WASHINGTON, D.C. – After leaving the White House, former President Barack Obama started on his next challenge: landing a new job. But like everyone in this difficult economy, what jobs are available for an executive who was unliked by about half of the people he supervised?
“Should I put on my resume that I was editor of the Harvard Law Journal?” Obama asked career counselor Aaron Richardson, the free consultant at the D.C.-area municipal job center. He informed him he should probably just keep it to one page because most hiring managers don’t have a lot of time.
Richardson said the average length of time at a career is 6.7 years, so Obama stayed with the position of “President” a bit longer than average.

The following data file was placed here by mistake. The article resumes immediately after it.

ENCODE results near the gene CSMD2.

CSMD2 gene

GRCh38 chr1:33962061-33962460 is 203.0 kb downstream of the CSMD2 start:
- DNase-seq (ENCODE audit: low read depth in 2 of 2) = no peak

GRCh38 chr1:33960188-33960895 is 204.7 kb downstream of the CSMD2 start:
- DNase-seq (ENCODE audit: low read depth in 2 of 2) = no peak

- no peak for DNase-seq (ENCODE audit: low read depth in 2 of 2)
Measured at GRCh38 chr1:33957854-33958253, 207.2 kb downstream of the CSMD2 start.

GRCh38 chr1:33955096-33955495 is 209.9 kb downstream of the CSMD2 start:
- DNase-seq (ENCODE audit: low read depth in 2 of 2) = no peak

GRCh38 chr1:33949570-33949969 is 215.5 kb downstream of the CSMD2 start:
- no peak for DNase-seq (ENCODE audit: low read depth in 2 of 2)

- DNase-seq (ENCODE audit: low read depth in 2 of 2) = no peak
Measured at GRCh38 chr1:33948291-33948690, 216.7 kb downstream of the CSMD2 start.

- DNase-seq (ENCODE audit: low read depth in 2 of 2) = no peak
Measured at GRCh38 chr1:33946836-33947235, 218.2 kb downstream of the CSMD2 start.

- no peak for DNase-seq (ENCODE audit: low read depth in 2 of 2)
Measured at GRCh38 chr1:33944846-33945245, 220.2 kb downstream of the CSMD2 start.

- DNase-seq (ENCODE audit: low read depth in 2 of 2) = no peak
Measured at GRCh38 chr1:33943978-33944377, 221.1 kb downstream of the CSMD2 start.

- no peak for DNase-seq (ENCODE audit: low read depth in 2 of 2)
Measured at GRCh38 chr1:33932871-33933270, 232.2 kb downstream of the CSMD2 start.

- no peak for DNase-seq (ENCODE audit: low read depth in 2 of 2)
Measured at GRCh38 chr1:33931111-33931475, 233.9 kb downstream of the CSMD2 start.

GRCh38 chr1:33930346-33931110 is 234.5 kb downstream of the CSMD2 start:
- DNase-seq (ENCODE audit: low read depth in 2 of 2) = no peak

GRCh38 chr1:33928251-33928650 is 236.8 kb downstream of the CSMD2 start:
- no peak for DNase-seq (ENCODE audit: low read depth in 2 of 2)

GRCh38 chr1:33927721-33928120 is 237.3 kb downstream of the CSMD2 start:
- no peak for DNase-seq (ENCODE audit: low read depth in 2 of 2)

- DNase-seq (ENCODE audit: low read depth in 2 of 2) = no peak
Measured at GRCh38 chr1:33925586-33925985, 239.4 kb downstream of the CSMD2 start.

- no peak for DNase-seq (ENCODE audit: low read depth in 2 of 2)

“That should help his chances with recruiters,” he added.
“I’m supposed to put my education, down, right? So, Columbia and Harvard? Or just Harvard? Do you just list your last education? This is so confusing.”
Obama continued to struggle throughout the rest of his half hour appointment, repeatedly asking the consultant whether it was important being a senator in Illinois from 1997 to 2004, or just “stick to the stuff about being president.”
“Huh, I haven’t worked on this in, like, eight years,” Obama said. “Maybe I should move the part about the Nobel Peace Prize to the top.”